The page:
Ellis SG, Kereiakes DJ, Metzger DC, et al. Everolimus-Eluting Bioresorbable Scaffolds for Coronary Artery Disease. N Engl J Med. 2015;373(20):1905–1915.CrossRefGoogle Scholar
  17. 17.
    Smits PC, Hofma S, Togni M, et al. Abluminal biodegradable polymer biolimus-eluting stent versus durable polymer everolimus-eluting stent (COMPARE II): a randomised, controlled, non-inferiority trial. Lancet. 2013;381(9867):651–660.CrossRefGoogle Scholar
  18. 18.
    Pritchard-Jones K, Bergeron C, de Camargo B, et al. Omission of doxorubicin from the treatment of stage II-III, intermediate-risk Wilms' tumour (SIOP WT 2001): an open-label, non-inferiority, randomised controlled trial. Lancet. 2015;386(9999):1156–1164.CrossRefGoogle Scholar
  19. 19.
    Rosenfield K, Matsumura JS, Chaturvedi S, et al. Randomized Trial of Stent versus Surgery for Asymptomatic Carotid Stenosis. N Engl J Med. 2016;374(11):1011–1020.CrossRefGoogle Scholar
  20. 20.
    Crook JM, O'Callaghan CJ, Duncan G, et al. Intermittent androgen suppression for rising PSA level after radiotherapy. N Engl J Med. 2012;367(10):895–903.CrossRefGoogle Scholar
  21. 21.
    Ardehali A, Esmailian F, Deng M, et al. Ex-vivo perfusion of donor hearts for human heart transplantation (PROCEED II): a prospective, open-label, multicentre, randomised non-inferiority trial. Lancet. 2015;385(9987):2577–2584.CrossRefGoogle Scholar
  22. 22.
    Stone GW, Sabik JF, Serruys PW, et al. Everolimus-Eluting Stents or Bypass Surgery for Left Main Coronary Artery Disease. N Engl J Med. 2016;375(23):2223–2235.CrossRefGoogle Scholar
  23. 23.
    Merle CS, Fielding K, Sow OB, et al. A four-month gatifloxacin-containing regimen for treating tuberculosis. N Engl J Med. 2014;371(17):1588–1598.CrossRefGoogle Scholar
  24. 24.
    Christiansen EH, Jensen LO, Thayssen P, et al. Biolimus-eluting biodegradable polymer-coated stent versus durable polymer-coated sirolimus-eluting stent in unselected patients receiving percutaneous coronary intervention (SORT OUT V): a randomised non-inferiority trial. Lancet. 2013;381(9867):661–669.CrossRefGoogle Scholar
  25. 25.
    Paton NI, Kityo C, Hoppe A, et al. Assessment of second-line antiretroviral regimens for HIV therapy in Africa. N Engl J Med. 2014;371(3):234–247.CrossRefGoogle Scholar
  26. 26.
    Kirchhof P, Andresen D, Bosch R, et al. Short-term versus long-term antiarrhythmic drug treatment after cardioversion of atrial fibrillation (Flec-SL): a prospective, randomised, open-label, blinded endpoint assessment trial. Lancet. 2012;380(9838):238–246.CrossRefGoogle Scholar
  27. 27.
    Johnson P, Federico M, Kirkwood A, et al. Adapted Treatment Guided by Interim PET-CT Scan in Advanced Hodgkin's Lymphoma. N Engl J Med. 2016;374(25):2419–2429.CrossRefGoogle Scholar
  28. 28.
    Radford J, Illidge T, Counsell N, et al. Results of a trial of PET-directed therapy for early-stage Hodgkin's lymphoma. N Engl J Med. 2015;372(17):1598–1607.CrossRefGoogle Scholar
  29. 29.
    Park SJ, Ahn JM, Kim YH, et al. Trial of everolimus-eluting stents or bypass surgery for coronary disease. N Engl J Med. 2015;372(13):1204–1212.CrossRefGoogle Scholar
  30. 30.
    Anderson CS, Robinson T, Lindley RI, et al. Low-Dose versus Standard-Dose Intravenous Alteplase in Acute Ischemic Stroke. N Engl J Med. 2016;374(24):2313–2323.CrossRefGoogle Scholar
  31. 31.
    Bousser MG, Amarenco P, Chamorro A, et al. Terutroban versus aspirin in patients with cerebral ischaemic events (PERFORM): a randomised, double-blind, parallel-group trial. Lancet. 2011;377(9782):2013–2022.CrossRefGoogle Scholar
  32. 32.
    Paul M, Bishara J, Yahav D, et al. Trimethoprim-sulfamethoxazole versus vancomycin for severe infections caused by meticillin resistant Staphylococcus aureus: randomised controlled trial. BMJ. 2015;350:h2219.CrossRefGoogle Scholar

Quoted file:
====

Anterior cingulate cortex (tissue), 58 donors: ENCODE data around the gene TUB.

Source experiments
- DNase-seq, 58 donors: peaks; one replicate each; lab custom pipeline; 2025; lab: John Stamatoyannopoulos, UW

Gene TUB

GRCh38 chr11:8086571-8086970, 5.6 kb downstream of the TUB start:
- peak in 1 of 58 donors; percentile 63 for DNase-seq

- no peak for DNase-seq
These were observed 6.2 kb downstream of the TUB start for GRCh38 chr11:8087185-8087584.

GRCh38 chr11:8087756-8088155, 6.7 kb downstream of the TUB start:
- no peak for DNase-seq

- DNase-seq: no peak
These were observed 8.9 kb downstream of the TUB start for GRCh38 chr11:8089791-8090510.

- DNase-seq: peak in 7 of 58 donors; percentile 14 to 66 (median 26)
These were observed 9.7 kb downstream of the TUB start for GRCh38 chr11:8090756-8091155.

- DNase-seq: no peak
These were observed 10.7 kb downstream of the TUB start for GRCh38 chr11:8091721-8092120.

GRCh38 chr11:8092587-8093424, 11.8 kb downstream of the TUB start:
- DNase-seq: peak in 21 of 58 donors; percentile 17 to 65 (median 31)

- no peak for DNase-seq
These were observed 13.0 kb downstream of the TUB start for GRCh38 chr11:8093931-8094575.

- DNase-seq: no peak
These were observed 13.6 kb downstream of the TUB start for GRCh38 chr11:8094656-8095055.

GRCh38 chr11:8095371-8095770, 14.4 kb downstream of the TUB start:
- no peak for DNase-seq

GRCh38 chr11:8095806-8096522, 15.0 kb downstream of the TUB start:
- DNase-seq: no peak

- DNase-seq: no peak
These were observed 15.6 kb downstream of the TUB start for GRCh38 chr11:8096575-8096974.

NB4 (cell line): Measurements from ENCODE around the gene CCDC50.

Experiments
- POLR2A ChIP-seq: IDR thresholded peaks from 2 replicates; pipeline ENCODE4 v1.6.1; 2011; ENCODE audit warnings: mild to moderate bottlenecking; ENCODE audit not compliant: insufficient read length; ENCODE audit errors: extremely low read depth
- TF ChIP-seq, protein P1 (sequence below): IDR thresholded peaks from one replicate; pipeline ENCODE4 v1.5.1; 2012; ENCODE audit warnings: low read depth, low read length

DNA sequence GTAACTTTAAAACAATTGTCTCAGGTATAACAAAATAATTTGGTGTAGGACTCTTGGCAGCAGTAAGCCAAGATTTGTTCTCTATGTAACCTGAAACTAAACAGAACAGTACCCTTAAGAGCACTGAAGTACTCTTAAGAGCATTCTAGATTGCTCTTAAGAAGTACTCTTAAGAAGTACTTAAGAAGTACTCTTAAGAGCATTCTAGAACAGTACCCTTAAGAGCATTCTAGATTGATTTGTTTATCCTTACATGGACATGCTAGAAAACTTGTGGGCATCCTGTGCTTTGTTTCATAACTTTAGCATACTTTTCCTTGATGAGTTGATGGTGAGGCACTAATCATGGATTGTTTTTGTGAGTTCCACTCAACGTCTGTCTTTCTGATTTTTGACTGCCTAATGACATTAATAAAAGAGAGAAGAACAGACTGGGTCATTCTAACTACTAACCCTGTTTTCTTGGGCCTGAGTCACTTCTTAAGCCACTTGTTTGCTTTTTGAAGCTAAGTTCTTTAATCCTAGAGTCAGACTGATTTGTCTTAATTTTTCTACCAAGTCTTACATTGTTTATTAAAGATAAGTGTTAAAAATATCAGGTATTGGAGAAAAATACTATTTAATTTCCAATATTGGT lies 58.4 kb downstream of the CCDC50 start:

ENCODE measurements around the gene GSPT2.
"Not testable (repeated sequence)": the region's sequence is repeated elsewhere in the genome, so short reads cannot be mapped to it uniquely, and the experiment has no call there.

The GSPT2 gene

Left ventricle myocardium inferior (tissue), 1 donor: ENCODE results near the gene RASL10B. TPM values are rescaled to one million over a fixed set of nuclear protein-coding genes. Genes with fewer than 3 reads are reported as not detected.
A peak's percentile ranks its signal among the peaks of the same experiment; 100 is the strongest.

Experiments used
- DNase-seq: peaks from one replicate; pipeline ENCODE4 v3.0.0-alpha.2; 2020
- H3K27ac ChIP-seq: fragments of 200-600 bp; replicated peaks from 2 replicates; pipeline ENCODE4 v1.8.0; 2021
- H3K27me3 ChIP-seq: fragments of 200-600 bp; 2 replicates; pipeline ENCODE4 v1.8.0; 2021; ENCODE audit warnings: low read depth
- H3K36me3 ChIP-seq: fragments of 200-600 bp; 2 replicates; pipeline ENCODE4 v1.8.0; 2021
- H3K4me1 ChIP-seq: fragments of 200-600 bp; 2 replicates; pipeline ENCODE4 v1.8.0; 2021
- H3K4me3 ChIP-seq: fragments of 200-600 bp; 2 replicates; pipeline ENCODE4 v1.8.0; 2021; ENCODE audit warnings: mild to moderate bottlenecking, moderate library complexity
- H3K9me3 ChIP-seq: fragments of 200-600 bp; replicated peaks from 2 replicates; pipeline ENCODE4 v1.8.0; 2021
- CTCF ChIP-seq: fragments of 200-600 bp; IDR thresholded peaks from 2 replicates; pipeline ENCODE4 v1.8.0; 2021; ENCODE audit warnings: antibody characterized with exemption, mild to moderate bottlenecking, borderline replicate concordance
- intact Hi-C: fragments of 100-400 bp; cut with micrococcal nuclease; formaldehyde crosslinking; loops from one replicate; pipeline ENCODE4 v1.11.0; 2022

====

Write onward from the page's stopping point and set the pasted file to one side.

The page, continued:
33. 33.
    Hussain M, Tangen CM, Berry DL, et al. Intermittent versus continuous androgen deprivation in prostate cancer. N Engl J Med. 2013;368(14):1314–1325.CrossRefGoogle Scholar
  34. 34.
    Behringer K, Goergen H, Hitz F, et al. Omission of dacarbazine or bleomycin, or both, from the ABVD regimen in treatment of early-stage favourable Hodgkin's lymphoma (GHSG HD13): an open-label, randomised, non-inferiority trial. Lancet. 2015;385(9976):1418–1427.CrossRefGoogle Scholar
  35. 35.
    Kaul U, Bangalore S, Seth A, et al. Paclitaxel-Eluting versus Everolimus-Eluting Coronary Stents in Diabetes. N Engl J Med. 2015;373(18):1709–1719.CrossRefGoogle Scholar
  36. 36.
    Bwakura-Dangarembizi M, Kendall L, Bakeera-Kitaka S, et al. A randomized trial of prolonged co-trimoxazole in HIV-infected children in Africa. N Engl J Med. 2014;370(1):41–53.CrossRefGoogle Scholar
  37. 37.
    Jindani A, Harrison TS, Nunn AJ, et al. High-dose rifapentine with moxifloxacin for pulmonary tuberculosis. N Engl J Med. 2014;371(17):1599–1608.CrossRefGoogle Scholar
  38. 38.
    Mulvenna P, Nankivell M, Barton R, et al. Dexamethasone and supportive care with or without whole brain radiotherapy in treating patients with non-small cell lung cancer with brain metastases unsuitable for resection or stereotactic radiotherapy (QUARTZ): results from a phase 3, non-inferiority, randomised trial. Lancet. 2016;388(10055):2004–2014.CrossRefGoogle Scholar
  39. 39.
    Aberegg S. Reporting noninferiority trials. JAMA. 2013;309(15):1584–1585.CrossRefGoogle Scholar
  40. 40.
    Gladstone B, Vach W. Analyzing noninferiority trials: it is time for advantage deficit assessment – an observational study of published noninferiority trials. Open Access J Clin Trials. 2015;7:11–21.CrossRefGoogle Scholar
  41. 41.
    Prieto L, Sacristán JA. Problems and solutions in calculating quality-adjusted life years (QALYs). Health Qual Life Outcomes. 2003;1:80.CrossRefGoogle Scholar

Copyright information

© Society of General Internal Medicine 2019

Authors and Affiliations

  • Andrew M. Hersh
    • 1
    Email author
  • Robert J. Walter
    • 1
  • Scott K. Abberegg
    • 2
  1. 1.Division of Pulmonary and Critical Care Brooke Army Medical CenterFort Sam HoustonUSA
  2. 2.Division of Pulmonary and Critical Care MedicineUniversity of UtahSalt Lake CityUSA

Personalised recommendations